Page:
Anticipatory Action Uplifts Lives in Zomba District

Wednesday 15 February 2023

Chiwaya and his wife have enough food and livestock

For many years on end, 40-year-old Estere Hayera always had no food to keep her through the lean period, which runs from November to March.

Hunger was recurrent in the household since, at the time she was supposed to be cultivating her garden, she was out doing piecework in other people's fields in Naphama Village, Traditional Authority (T/A) Mbiza's area in Zomba district.

At the end of the day, she could find some money to buy maize, which is expensive during the lean period. In some instances, she was paid some kilogrammes of the staple to feed her four children, which include four-month-old twins and two orphans.

“It was a vicious cycle of poverty. This is the time I was supposed to be tending my own garden but I was busy in other people's fields. Hunger was always knocking on our door and the only way out was to do piecework to cushion the hunger,” she recalled.

A few minutes from her home, in Thom Village, Mickson Chiwaya, 43, shares her story of hunger, poverty and despair.

“It was hopeless for me to raise my five children because of hunger and poverty. When others were in their fields, I would cross the lake into Mozambique to find work where I would be paid in cash or maize,” he said.

According to Jailos Ndalama, the area’s civil protection committee secretary, 3,257 households like Hayera and Chiwaya face hunger every year, especially in the lean period. These, he added, have benefitted from the Anticipatory Action (AA) project run by Save the Children in the district, which has 40,000 households.

Under the project, beneficiaries got a total of K125,000 in five months to stockpile maize, buy livestock and join village savings and loans (VSL) groups to end hunger and poverty.

“Beneficiaries were selected from the most vulnerable. These are the elderly, the disabled, pregnant women, child or female-headed households as well as that harvested little or absolutely nothing the previous season.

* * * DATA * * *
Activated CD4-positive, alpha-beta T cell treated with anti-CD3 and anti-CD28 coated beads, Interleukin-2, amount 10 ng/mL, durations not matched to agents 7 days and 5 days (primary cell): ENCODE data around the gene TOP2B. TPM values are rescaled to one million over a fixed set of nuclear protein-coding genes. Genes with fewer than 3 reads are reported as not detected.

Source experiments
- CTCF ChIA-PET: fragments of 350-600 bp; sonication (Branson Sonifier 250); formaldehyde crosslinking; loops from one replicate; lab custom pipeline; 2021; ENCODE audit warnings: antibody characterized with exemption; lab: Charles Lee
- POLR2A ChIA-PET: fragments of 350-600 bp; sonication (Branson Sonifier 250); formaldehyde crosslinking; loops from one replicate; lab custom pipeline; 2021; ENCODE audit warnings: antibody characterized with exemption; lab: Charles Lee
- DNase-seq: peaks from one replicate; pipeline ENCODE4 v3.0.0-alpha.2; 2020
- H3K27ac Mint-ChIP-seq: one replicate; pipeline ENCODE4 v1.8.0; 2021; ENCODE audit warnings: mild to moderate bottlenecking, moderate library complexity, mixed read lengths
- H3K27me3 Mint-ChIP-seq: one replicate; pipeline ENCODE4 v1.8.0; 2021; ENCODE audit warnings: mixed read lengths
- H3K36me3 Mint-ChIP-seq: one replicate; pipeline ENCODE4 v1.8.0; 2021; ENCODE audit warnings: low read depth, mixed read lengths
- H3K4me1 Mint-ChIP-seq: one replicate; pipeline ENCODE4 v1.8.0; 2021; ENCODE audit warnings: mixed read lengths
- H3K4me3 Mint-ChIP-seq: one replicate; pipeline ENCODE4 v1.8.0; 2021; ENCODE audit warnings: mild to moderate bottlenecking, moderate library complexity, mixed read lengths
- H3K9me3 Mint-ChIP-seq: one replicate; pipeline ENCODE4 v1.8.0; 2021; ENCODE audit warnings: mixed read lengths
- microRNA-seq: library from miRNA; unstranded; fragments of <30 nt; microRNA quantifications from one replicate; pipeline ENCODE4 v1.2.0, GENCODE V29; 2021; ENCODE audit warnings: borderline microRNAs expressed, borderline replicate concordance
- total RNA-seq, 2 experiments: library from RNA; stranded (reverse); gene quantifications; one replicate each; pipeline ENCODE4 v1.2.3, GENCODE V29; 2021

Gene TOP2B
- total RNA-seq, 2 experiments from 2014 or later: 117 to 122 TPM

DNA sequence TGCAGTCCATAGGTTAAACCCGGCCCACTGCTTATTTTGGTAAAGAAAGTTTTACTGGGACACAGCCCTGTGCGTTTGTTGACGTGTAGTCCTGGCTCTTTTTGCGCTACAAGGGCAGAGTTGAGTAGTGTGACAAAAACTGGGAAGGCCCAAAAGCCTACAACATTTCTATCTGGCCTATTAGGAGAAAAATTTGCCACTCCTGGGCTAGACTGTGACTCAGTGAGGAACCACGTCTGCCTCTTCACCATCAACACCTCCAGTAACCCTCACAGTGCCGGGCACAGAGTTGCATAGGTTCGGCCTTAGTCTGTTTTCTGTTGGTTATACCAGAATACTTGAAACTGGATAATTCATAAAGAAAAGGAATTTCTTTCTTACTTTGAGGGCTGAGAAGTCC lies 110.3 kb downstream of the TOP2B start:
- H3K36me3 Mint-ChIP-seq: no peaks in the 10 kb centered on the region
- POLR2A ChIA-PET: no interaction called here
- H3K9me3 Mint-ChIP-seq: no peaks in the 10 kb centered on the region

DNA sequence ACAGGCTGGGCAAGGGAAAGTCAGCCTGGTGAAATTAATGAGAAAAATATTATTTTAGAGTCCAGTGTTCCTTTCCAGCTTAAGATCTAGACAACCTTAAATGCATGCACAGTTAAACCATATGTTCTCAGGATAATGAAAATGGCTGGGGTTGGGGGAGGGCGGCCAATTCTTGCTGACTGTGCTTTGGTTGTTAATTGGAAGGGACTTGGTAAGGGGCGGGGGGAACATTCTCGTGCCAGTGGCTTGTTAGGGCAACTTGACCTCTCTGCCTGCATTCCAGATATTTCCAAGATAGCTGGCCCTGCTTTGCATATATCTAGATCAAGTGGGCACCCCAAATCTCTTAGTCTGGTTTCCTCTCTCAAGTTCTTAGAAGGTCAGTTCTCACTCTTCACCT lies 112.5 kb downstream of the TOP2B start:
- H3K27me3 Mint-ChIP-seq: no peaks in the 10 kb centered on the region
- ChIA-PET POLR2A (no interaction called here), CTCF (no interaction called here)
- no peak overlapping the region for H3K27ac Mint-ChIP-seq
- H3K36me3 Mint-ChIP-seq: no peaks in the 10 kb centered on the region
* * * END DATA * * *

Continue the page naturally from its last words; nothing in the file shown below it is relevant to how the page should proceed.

“Apart from getting the cash, which was split in instalments of K75,000 and K50,000, we trained them on proper financial management,” he said.

Today, Hayera and Chiwaya are happy that they no longer sleep on empty stomachs since they started benefitting from the programme in October 2022.

Having bought two 50-kilogramme bags of maize and two ducks, Hayera joined a VSL in the area where she invested K10,000 and, with interest, her shares have doubled.

“Hunger is no longer my problem. During this period, I was cultivating in other people's garden. But now, I concentrate on my gardens where I am growing soya beans, groundnuts and maize. I also grow tobacco under a farmers’ club,” she said.

Haila said she now sends her eldest daughter to a secondary school, a thing she and her husband could not previously afford.

In January, she had one bag left in her stock and if that would not be enough until the next harvest, she will sell her livestock.

In Chiwaya's homestead, the story is more or less the same. With his wife Esther, their home is happier since they bought two bags of maize and two goats. His savings at the VSL have quadrupled from the initial K7,000 in October to K28,000 in January.

“My life has completely changed. I never dreamed of owning livestock, not even a chicken. But look at me now, my life is totally different,” he said.

According to him, he still has a one-and-a-half bag of maize that will see him through to the next harvest.

A promoter in the area, Zione Yuba said, apart from the lessons in financial management, beneficiaries are also trained in nutrition and lessons from breastfeeding women like Haila.

Ndalama observed that before dispensing money to the beneficiaries, they are trained in financial management and the importance of joining VSLs.

He indicated that the approach of providing support before disaster strikes works well because beneficiaries are prepared.

“The livestock enables them to sell and buy food in time of need. Others can raise the farm animals and sell much later. While being in a VSL is a sure way into financial independence,” said Chiwaya.